It’s the Number 1 question authors are asked in interviews: Where Do You Get Your Ideas?
Of course, a large part of being a writer is having ideas, harnessing them, molding them. But we all have days when the ideas aren’t coming. We still want to write, but where to start?
Here are 8 sites that provide writing prompts.
Starting in our own backyard, you can check out StoryADay’s very own writing prompts. During Story A Day May I post daily prompts, Every Wednesday in other months I post WriteOnWednesday
challenges, where you can post right in the comments and get some immediate feedback.
CCC provides 10 words that you have to wedge into your story. Write a story, post it in the comments and wait for the feedback to roll in. This isn’t going to earn you a Nobel in literature, but it is FUN! The constraint of having to use the 10 words frees you, paradoxically, to write something that your inner critic might not otherwise let you write. And sometimes quantity is more valuable than quality! Plus it’s fun to get feedback.
Write Anything is a great blog for writers, and their Fiction Friday posts give you a theme to write to. They list the upcoming themes about a month in advance, so you can plan for and craft these stories. They also have a Spoken Sunday feature which I love: record your story and link to it!
Easily the most beautiful writing prompt machine online, Andrew Bosley has created a virtual word wheel that gives you thousands of combinations of person, place, thing. It even has its own iPhone/iPad app.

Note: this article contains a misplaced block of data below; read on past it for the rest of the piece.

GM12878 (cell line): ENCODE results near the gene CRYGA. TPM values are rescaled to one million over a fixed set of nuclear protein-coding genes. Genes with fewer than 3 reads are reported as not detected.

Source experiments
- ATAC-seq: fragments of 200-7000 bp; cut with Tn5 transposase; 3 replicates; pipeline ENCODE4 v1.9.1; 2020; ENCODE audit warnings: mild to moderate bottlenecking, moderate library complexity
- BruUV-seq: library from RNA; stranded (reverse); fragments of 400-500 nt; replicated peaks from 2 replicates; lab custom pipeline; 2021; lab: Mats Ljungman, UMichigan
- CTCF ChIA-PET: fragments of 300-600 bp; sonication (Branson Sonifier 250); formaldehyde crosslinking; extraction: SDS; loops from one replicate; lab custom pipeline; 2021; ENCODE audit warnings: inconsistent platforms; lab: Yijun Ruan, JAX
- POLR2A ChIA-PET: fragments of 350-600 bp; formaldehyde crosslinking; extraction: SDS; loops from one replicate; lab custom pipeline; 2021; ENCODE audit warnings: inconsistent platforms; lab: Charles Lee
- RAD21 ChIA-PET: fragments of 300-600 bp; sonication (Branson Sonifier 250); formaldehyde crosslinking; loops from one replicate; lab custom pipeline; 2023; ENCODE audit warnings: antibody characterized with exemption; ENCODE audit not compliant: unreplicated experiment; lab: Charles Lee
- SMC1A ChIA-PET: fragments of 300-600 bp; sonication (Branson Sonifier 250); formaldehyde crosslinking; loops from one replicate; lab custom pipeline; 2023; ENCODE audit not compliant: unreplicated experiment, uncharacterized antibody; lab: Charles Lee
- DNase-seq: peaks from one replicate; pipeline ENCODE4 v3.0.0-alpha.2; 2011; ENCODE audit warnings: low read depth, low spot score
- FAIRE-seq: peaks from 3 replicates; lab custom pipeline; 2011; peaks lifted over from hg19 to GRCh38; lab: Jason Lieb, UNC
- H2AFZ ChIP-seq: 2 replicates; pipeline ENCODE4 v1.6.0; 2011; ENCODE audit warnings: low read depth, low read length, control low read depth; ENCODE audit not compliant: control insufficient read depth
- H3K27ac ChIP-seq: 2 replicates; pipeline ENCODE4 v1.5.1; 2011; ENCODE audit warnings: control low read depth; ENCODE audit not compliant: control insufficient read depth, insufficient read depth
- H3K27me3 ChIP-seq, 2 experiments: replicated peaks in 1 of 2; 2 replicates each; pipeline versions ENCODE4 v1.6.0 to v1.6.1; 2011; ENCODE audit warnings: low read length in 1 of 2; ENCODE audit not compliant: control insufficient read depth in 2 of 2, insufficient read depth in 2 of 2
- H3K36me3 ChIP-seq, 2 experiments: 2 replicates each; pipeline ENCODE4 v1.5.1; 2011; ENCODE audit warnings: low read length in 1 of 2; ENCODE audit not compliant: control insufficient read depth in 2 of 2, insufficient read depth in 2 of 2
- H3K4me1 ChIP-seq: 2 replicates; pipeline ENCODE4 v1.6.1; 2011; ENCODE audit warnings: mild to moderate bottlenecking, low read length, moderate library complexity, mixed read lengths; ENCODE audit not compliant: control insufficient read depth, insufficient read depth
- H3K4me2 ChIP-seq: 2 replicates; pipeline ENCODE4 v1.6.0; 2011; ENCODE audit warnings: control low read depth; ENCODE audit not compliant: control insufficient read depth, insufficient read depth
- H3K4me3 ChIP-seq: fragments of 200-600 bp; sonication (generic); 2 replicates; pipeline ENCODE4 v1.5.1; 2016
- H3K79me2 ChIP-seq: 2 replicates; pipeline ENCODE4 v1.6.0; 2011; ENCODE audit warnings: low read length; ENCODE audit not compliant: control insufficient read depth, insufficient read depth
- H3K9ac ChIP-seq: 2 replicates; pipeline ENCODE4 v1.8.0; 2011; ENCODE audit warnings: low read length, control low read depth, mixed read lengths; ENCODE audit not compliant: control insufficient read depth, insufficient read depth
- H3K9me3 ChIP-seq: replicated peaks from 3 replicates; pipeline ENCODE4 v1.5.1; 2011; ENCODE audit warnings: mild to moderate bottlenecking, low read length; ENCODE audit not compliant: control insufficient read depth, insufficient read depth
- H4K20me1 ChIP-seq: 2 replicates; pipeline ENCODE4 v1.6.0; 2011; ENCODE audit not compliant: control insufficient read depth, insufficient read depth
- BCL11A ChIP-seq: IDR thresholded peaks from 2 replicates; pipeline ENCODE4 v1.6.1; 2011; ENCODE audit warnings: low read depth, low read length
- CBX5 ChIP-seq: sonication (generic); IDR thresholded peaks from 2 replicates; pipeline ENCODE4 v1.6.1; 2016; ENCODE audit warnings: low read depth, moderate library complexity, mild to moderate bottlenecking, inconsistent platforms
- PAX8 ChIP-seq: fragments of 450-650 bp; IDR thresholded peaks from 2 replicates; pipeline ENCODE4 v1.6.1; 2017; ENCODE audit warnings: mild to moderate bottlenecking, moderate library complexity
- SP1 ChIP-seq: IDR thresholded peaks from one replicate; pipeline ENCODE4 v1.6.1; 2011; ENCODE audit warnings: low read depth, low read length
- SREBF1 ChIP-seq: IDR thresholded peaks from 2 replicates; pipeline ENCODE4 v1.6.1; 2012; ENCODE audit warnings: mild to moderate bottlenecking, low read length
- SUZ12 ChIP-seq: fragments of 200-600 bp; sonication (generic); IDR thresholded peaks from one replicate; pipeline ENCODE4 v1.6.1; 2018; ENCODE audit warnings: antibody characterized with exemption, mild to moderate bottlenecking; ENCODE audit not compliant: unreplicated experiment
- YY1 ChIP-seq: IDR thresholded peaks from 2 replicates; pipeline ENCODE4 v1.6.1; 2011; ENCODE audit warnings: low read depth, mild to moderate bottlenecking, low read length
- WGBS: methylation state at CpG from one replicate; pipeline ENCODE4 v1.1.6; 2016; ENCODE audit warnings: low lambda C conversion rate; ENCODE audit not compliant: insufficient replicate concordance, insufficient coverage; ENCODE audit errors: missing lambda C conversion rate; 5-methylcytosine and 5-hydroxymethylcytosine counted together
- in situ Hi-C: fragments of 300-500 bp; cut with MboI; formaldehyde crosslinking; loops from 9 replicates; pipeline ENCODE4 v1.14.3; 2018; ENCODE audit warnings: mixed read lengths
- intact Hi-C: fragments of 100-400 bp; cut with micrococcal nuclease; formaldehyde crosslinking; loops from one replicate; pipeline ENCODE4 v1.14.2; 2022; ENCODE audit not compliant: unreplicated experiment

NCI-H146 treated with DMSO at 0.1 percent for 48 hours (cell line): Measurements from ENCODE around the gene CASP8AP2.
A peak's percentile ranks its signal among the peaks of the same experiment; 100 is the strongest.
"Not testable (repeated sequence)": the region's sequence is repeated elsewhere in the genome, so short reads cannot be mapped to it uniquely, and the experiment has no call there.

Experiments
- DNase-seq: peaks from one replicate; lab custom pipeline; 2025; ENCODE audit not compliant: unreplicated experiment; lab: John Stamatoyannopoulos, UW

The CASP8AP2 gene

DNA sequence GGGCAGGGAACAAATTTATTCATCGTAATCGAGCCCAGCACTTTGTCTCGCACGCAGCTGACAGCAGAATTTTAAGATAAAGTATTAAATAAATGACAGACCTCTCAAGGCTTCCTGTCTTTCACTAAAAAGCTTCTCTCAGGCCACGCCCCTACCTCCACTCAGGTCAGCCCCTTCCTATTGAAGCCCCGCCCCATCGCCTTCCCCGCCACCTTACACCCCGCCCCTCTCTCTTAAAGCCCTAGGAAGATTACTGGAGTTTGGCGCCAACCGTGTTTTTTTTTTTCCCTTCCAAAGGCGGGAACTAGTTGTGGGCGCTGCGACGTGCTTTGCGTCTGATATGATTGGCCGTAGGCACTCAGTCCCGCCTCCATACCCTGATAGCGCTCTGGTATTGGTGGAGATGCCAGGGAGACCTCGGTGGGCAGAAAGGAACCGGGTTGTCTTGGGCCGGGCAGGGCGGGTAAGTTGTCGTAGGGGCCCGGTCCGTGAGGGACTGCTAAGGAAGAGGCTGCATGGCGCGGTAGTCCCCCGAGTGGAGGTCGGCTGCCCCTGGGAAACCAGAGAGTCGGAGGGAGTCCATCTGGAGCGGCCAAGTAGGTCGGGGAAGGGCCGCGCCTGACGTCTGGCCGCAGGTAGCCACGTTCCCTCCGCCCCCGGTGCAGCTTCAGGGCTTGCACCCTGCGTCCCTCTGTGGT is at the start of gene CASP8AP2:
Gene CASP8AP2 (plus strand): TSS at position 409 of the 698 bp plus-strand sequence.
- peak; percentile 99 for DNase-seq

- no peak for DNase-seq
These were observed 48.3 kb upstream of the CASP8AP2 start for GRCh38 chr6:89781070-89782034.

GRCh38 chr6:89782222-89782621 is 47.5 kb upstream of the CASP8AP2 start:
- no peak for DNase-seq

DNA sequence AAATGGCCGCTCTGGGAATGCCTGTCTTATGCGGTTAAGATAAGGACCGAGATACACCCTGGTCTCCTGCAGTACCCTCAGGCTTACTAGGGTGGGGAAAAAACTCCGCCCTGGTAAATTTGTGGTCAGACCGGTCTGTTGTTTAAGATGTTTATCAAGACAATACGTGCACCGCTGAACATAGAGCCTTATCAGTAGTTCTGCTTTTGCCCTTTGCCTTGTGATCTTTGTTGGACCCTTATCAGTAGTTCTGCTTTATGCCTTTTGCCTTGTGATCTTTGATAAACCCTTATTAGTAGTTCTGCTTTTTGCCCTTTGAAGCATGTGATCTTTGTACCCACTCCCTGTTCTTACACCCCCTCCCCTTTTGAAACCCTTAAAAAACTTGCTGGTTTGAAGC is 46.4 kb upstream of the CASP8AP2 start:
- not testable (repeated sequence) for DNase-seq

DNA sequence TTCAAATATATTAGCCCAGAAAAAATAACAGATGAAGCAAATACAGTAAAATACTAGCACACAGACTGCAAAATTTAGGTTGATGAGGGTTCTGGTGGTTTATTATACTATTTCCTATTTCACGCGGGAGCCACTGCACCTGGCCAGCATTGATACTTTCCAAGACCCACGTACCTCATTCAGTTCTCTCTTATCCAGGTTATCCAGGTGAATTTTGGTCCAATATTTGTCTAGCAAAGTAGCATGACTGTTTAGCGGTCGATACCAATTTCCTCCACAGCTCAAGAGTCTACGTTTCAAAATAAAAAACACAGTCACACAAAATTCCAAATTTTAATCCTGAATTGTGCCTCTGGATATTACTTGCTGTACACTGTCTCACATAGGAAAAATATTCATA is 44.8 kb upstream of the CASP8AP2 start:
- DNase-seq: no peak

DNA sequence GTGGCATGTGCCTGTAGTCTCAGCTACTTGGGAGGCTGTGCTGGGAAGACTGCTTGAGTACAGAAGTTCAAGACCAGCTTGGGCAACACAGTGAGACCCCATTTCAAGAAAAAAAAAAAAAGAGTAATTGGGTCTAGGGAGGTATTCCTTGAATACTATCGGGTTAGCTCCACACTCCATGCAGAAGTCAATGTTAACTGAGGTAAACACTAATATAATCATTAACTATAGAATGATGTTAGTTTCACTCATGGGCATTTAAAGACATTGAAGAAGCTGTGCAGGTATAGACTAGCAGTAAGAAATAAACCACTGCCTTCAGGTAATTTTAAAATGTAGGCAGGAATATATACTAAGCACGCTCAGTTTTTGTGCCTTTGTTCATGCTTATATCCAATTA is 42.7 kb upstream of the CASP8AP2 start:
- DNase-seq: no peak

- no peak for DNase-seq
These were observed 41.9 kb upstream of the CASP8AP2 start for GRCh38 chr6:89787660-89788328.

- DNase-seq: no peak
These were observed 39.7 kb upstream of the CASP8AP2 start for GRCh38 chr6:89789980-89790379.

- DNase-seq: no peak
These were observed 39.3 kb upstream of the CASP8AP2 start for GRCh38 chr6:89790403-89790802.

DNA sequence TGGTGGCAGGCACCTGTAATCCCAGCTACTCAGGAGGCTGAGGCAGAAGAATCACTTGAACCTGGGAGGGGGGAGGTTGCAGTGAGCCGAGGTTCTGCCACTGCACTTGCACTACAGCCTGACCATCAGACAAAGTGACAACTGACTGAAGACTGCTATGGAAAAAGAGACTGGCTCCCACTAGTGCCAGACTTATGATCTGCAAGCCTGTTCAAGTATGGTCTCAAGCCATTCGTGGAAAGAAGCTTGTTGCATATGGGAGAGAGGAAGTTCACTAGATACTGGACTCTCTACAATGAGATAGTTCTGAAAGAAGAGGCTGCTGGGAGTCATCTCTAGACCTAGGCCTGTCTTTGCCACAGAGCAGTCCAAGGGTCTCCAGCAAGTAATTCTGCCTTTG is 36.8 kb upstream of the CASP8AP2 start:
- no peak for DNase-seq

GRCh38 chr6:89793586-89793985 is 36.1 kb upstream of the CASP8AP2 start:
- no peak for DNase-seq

Never again can you say that you have nothing to write. Creative Writing Prompts lists 346 prompts all on one page — that’s almost one for every day of the year. Hover your mouse over a number to generate a prompt
These prompts seem to be aimed at kids, but they work for me! There are journal prompts and prompts for creative writing. I love that they have them separated into Right Brain prompts
and Left Brain Prompts
, among other things. You can choose from among different types of prompts too: story starters, titles, themes, character descriptions, tone, even prepositional phrases!
The big mama of the writing magazines has about 100 writing prompts
stored, along with a place where you can post 500 words about the prompt, and see what other people posted.
Hosted by the current editor of WD magazine, this blog has interesting articles and a prompt on every entry. You can write in the comments section if you want.
So, go forth and write. Promptly!